Inflatable photovoltaics

Posted by Laura Grant on February 24, 2008
Posted in Renewable energy

Cool Earth’s inflated solar collector

It may look like a giant kiddies balloon, but the object pictured above is in fact state-of-the-art concentrated solar photovoltaic technology for which Cool Earth Solar, a California-based company, has reportedly just received $21-million dollars in funding.

Concentrated solar systems use lenses or reflectors to concentrate sunlight onto solar cells, which reduces the amount of solar cell area needed to produce electricity. So the same amount of sunlight can be captured using significantly less of the photovoltaic material (eg, silicon), which is very expensive.

Cool Earth Solar uses metalised plastic films instead of rigid aluminium or glass to focus light and to maintain the mirror shape the plastic is inflated, says the Cool Earth website. In other words, the top of the plastic balloon-like concentrator is transparent and the back is a rounded mirror that focuses the sun on a small area of photovoltaic material.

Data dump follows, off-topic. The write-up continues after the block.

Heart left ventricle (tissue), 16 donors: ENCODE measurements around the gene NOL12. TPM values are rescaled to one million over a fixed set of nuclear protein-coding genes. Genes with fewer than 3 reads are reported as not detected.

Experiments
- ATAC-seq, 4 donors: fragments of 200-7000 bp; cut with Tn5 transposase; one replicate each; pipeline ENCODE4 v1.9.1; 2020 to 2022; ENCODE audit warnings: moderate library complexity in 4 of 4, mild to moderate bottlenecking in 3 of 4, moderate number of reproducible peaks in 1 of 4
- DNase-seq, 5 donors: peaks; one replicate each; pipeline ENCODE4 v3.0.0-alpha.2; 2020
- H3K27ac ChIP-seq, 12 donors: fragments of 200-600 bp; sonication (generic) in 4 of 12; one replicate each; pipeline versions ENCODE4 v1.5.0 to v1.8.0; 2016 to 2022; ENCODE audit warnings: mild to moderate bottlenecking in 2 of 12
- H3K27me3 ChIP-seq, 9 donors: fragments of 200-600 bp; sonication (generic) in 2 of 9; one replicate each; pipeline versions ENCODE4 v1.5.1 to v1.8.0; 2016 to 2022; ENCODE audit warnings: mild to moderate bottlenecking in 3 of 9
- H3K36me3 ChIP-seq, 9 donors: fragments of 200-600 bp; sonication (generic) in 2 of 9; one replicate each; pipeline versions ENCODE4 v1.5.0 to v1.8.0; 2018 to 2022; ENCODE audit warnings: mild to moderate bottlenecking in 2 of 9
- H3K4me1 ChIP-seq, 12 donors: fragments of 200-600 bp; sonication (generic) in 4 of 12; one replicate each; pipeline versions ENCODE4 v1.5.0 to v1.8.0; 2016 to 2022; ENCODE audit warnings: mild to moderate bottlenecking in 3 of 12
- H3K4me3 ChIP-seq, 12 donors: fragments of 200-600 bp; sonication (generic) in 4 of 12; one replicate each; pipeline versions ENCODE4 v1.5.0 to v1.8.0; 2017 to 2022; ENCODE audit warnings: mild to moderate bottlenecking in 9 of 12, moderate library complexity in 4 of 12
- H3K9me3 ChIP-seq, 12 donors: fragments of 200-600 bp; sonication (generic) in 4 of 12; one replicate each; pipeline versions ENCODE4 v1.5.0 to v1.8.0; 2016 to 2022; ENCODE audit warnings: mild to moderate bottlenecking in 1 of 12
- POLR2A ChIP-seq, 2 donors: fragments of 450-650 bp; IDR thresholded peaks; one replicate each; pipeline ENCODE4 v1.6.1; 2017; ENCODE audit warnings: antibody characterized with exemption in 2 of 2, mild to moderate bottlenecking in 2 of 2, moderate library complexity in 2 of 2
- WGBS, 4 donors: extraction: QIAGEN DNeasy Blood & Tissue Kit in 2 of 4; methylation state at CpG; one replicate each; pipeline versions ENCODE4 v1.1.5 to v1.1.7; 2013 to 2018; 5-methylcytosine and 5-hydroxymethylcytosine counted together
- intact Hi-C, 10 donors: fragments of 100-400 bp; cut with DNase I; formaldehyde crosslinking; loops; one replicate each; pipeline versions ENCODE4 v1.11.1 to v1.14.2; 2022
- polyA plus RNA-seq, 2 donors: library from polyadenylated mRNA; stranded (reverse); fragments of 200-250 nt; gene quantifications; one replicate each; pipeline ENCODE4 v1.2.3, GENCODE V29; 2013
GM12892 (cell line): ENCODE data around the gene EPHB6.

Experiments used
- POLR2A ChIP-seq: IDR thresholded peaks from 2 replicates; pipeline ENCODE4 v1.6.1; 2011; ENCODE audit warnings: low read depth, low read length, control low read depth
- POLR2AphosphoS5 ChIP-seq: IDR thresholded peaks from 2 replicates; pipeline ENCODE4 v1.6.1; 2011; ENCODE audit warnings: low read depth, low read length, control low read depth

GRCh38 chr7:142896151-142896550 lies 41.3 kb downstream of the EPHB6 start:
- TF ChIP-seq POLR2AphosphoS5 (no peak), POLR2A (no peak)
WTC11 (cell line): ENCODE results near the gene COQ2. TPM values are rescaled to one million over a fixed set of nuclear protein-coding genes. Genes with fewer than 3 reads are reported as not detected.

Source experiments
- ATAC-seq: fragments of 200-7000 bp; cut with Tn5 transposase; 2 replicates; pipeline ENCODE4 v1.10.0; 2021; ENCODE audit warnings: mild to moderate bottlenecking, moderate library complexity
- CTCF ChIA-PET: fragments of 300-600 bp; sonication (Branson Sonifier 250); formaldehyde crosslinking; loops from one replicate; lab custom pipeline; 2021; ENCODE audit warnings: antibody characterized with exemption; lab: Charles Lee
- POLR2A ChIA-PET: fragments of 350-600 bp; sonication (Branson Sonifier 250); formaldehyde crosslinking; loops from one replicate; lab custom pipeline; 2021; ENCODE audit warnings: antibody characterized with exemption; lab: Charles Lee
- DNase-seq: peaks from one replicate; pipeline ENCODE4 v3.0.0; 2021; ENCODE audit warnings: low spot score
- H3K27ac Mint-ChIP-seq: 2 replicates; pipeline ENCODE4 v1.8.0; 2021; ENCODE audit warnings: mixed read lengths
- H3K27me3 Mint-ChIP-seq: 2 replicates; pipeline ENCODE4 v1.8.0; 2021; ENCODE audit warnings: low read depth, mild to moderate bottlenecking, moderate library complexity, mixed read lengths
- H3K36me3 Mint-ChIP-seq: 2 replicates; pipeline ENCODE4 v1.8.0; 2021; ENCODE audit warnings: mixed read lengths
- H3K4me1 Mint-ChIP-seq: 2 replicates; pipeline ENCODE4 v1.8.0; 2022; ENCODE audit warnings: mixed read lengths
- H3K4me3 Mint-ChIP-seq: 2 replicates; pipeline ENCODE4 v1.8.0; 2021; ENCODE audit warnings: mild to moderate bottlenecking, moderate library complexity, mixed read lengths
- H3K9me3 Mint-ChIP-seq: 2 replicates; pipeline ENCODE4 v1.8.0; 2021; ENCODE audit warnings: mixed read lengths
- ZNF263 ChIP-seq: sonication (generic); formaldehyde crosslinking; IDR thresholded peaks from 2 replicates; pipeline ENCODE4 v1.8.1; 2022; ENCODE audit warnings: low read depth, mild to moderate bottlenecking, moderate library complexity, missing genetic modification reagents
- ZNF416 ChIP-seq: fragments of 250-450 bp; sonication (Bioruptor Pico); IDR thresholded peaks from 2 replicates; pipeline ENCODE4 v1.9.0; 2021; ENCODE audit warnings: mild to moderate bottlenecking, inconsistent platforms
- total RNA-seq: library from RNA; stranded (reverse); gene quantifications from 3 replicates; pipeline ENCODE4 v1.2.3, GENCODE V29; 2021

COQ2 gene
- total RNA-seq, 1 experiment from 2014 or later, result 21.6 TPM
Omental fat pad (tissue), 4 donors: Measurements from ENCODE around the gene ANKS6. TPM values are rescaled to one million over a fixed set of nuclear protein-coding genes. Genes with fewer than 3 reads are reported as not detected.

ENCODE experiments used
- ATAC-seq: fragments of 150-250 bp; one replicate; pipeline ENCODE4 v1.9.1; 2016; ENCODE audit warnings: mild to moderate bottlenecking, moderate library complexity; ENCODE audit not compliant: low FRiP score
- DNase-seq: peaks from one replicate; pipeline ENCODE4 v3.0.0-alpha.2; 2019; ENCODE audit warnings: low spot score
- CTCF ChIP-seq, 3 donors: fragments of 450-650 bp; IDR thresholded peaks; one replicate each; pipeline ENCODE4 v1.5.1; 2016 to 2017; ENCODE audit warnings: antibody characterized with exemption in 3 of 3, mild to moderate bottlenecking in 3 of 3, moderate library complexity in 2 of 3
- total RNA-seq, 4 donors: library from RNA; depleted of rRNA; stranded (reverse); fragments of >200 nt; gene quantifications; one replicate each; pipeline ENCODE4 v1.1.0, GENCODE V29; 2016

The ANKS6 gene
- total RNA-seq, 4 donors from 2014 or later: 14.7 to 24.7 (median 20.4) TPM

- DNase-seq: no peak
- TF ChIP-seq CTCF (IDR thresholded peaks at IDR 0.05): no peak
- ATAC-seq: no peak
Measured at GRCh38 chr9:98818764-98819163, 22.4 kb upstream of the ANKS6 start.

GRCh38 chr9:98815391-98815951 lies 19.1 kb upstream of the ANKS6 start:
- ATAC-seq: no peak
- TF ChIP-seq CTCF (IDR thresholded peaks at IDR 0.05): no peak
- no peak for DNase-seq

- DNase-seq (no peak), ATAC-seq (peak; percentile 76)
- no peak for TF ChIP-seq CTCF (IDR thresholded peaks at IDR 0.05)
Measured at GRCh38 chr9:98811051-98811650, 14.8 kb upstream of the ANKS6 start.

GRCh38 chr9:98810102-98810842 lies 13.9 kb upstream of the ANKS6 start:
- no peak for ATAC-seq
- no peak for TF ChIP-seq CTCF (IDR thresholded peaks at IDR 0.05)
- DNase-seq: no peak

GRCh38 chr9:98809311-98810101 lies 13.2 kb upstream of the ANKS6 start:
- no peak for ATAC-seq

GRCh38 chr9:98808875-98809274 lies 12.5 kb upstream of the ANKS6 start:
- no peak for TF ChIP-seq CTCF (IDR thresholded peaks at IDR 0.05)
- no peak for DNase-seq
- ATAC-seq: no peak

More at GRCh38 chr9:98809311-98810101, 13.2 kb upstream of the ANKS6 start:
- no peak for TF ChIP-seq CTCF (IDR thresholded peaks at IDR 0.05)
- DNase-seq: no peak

Solar balloons mountedThe devices are very light so they can be mounted on wire structures. They are are suspended in series on support and control cables stretched between poles, the company says, which allows vast areas of land to be used to produce power, but the ground below can still be used for other purposes, like farming. Cool Earth says their inflated solar collectors can withstand 160kph winds.

The inflated concentrators were designed for utility-scale applications rather than individual installations and the company hopes to be able to produce power at roughly the cost of natural gas.
Pictures: Cool Earth Solar

Via:: EcoGeek and CNet News


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